Monthly Archives: November 2011

Innovative QR Code Grocery

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QR codes are designed to bridge the gap between the real world and the virtual world. They are the hyperlinks from print to the web and in this case, a perfect example of how bringing reality and the virtual together can actually bring added benefit to people’s lives. When Tesco lined the Korean Subways with realistic aisles that mimic a real grocery and allowed people to shop while they waited for the subway, they transformed that wasted time, into a time for shopping. They transformed an economic deadzone into a shopping experience. This is especially useful to people in Korea because they work really long hours and stores are crowded.

Now they can have their deliveries sent directly to their home later that day just by scanning the corresponding QR code and adding it to their cart. It’s a pretty ingenious idea and implemented extremely well. Not all QR code campaigns are adapted this well, but customers still get some joy every time a QR code scan works. I see it all the time and I hope that as Quick Response, Near Field Communications, Augmented Reality and other technologies are implemented, that the divide between the real world and the digital world will blur.

How much information are we missing by not knowing it exists. Being connected with the information we “would like” is an important feature of the web. However, when in the real world, it is easy to walk by a historic site and not even know what has transpired there. If we lived in a more augmented reality, I would be notified or have that information pushed to me. This is the reason you see QR codes appearing on graves and with people attempting to do this. It is an idea, that if properly implemented could become a ubiquitous facet of our everyday lives.

Most Young Adults Now Have A Smart Phone

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It’s not surprising to me that this many people, young or old have smartphones. If anything, these numbers are probably low, and more people have them then don’t. It’s become almost impossible these days to buy a “dumb” phone. I guess there has to exist a dumb phone (feature phone) if there is such thing as a smart phone. On ATT an iPhone 3GS 8GB is only 99 cents:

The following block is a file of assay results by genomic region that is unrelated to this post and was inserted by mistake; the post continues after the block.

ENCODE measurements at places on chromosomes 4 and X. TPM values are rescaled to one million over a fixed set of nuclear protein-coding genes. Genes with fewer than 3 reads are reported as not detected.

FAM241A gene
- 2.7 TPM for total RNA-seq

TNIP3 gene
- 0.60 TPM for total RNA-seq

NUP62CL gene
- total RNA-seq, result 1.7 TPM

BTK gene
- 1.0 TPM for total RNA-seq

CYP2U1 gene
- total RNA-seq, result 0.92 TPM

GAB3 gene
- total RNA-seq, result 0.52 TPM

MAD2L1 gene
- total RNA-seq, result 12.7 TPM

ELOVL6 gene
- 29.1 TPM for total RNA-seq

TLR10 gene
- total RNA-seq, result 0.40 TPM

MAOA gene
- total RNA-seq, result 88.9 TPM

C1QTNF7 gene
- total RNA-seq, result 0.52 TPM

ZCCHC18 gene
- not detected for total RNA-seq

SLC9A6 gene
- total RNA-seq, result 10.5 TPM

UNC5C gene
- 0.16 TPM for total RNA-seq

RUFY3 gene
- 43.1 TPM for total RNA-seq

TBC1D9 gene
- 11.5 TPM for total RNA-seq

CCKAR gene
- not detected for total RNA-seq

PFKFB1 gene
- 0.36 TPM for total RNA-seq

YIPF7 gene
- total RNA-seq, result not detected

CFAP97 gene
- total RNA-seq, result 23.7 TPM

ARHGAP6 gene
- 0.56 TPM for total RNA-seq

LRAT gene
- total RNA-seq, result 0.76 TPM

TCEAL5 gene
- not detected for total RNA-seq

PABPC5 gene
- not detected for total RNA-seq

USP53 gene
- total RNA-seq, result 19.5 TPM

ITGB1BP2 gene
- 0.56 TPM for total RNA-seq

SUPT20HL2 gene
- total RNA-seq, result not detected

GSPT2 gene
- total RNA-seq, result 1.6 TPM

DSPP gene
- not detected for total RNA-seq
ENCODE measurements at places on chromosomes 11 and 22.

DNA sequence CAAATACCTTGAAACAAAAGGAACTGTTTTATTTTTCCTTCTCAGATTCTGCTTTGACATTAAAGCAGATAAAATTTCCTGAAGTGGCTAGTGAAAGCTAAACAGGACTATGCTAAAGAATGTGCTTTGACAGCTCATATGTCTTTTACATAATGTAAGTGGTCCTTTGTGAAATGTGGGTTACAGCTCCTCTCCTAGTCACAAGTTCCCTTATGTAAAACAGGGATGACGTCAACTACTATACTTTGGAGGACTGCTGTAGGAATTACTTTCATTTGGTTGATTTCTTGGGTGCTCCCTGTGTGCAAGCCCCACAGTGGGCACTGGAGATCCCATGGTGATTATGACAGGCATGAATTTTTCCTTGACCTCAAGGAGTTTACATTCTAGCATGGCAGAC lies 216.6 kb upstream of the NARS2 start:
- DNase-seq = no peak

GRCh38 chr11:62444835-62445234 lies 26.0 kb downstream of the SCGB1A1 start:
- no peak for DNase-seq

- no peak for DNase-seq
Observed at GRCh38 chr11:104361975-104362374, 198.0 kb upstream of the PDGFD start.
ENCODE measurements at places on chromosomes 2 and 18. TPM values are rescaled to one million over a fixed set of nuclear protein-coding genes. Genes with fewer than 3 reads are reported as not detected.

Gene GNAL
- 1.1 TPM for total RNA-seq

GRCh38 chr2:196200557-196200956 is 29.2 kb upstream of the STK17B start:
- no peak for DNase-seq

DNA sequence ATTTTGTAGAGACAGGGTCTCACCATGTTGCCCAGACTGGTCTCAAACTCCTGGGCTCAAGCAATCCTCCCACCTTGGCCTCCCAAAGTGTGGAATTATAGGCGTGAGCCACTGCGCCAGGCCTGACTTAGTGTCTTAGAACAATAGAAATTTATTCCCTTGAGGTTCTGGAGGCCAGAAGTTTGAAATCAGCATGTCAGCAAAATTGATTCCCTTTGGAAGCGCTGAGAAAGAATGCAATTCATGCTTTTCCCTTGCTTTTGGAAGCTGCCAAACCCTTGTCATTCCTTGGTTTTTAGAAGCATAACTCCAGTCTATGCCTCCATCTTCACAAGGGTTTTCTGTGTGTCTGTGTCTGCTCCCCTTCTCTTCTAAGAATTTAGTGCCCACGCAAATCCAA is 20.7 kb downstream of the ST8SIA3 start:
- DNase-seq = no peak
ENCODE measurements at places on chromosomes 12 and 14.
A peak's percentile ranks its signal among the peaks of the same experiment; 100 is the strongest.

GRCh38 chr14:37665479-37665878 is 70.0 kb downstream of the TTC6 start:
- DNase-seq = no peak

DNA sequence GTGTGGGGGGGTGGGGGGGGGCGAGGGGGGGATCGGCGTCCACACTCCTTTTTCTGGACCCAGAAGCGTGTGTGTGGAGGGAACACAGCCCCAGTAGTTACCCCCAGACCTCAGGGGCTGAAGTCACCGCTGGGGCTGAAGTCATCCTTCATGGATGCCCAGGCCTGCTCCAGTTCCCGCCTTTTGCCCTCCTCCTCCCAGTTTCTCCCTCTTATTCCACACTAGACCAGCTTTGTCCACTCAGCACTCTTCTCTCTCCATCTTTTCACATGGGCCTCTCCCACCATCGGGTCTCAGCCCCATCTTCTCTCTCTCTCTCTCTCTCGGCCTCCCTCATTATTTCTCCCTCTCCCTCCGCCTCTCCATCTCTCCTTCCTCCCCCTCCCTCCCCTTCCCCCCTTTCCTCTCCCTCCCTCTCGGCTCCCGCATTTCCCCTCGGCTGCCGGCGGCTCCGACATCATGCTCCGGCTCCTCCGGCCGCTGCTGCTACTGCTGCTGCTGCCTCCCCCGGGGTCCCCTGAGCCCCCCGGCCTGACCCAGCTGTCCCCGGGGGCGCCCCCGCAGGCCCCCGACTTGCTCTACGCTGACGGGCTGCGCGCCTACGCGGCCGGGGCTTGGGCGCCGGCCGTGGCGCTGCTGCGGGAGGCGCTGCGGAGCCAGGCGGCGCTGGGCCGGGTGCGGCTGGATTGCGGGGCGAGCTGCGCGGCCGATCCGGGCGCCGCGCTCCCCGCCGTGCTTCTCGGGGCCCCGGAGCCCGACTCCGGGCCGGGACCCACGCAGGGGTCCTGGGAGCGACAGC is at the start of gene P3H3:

It is virtually impossible not to end up with a smart phone somehow. This is the way that technology advances, almost as if it forces itself upon you, which in reality it does. Technology has it’s own desires as posited by Kevin Kelly his book, What Technology Wants. Phone want to get smarter, they want to consume more data and information, in just the same ways they want longer battery life and better screens. Technology cannot be suppressed, it will eventually always break through if it is it’s time. The time is now for smartphones and I’m not even sure there is anything holding it back. An iPhone is easier to use than many feature phones, and with the amount of utility provided by one, it is hard to see how they won’t completely conquer the country within the next year or two.

Smartphone ownership in the United States is on the rise. But a survey by Nielsen suggest that it is happening among some age groups faster than others. Nielsen’s third-quarter survey of mobile phone users found that 43 percent of them have upgraded to a smartphone. For mobile users below the age of 44, the smartphone is speeding toward mass adoption. “This is a wake-up call for potential advertisers waiting for a tipping point for mobile media or for smartphones to reach the majority,” said Don Kellogg, director of telecom research and insights at Nielsen. “We’re already there with certain segments – 62 percent of those ages 25 to 34 already have smartphones. That’s critical mass.” After young adults, however, the segment with the fastest-growing smartphone adoption rate is older phone owners, between the ages of 55 and 64. Although the penetration among those users is only 30 percent, that figure jumped 5 percentage points this quarter.

Most Young Adults in U.S. Now Own Smartphones, Survey Says –